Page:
Seated there in the kitchen of a South Dakota farm home, I saw as by the illumination of the
Spirit the truth of the second work of grace. That there was a gun powdery, carnal disposition left in my heart after conversion; that it was the purpose of God to cleanse this away. As I saw the truth in the scripture quotations that this Christian woman was reading to me, I recognized immediately why my ministry had been so barren and so irksome. I needed Pentecost just as the disciples did. She read one more, “Jesus, that he might sanctify the people with his own blood, suffered without the gate.” I fell on my knees by the kitchen chair and asked her in a humble tone to please pray for me. Then and there I was reclaimed for the last time.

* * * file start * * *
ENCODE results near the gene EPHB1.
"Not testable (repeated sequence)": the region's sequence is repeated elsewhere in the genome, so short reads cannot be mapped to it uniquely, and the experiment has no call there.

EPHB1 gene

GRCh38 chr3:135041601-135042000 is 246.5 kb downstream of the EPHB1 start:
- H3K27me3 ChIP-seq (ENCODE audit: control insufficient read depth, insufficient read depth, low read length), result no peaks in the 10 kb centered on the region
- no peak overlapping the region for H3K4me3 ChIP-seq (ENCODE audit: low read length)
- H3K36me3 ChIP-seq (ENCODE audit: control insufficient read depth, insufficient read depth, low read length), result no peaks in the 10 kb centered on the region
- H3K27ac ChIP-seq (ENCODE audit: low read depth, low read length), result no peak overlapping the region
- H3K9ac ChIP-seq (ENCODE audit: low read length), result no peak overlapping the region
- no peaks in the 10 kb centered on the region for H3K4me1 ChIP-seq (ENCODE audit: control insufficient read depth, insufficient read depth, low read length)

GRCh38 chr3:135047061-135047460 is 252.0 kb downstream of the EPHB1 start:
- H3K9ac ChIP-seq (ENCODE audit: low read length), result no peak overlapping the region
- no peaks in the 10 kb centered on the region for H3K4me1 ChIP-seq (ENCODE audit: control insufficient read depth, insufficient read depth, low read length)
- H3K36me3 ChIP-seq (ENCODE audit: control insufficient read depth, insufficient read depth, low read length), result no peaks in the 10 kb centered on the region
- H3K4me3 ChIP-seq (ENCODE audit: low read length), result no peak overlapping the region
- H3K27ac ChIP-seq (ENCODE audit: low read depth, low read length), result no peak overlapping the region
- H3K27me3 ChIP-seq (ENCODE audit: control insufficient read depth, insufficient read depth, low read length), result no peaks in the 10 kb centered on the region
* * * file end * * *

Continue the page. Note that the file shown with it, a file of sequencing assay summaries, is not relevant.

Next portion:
Though I did not receive the blessing of a clean heart for many months after that, yet I saw a
great hope ahead, and was given divine strength to fight a bit harder and to keep my heart from yielding to the assaults of carnality. I became a seeker for the second work of grace. And what a seeker I was. At the first holiness meeting that I heard of, I went to the altar three times a day for ten days. The preacher, an uncouth old chap, with a rasping voice would kneel down in front of me and pray loudly, “O Lord, what that conceited young feller needs is to be killed. Kill ‘im, Lord, kill ’im!” When he had run the gamut on this, he would beckon to a booming voiced farmer and urged him to pray. With a roar, he would cry, “What we need is a first class funeral. Back up your hearse, O Lord, and load this young preacher in and haul him off and bury him.” This was a regular feature of that holiness meeting three times a day for ten days.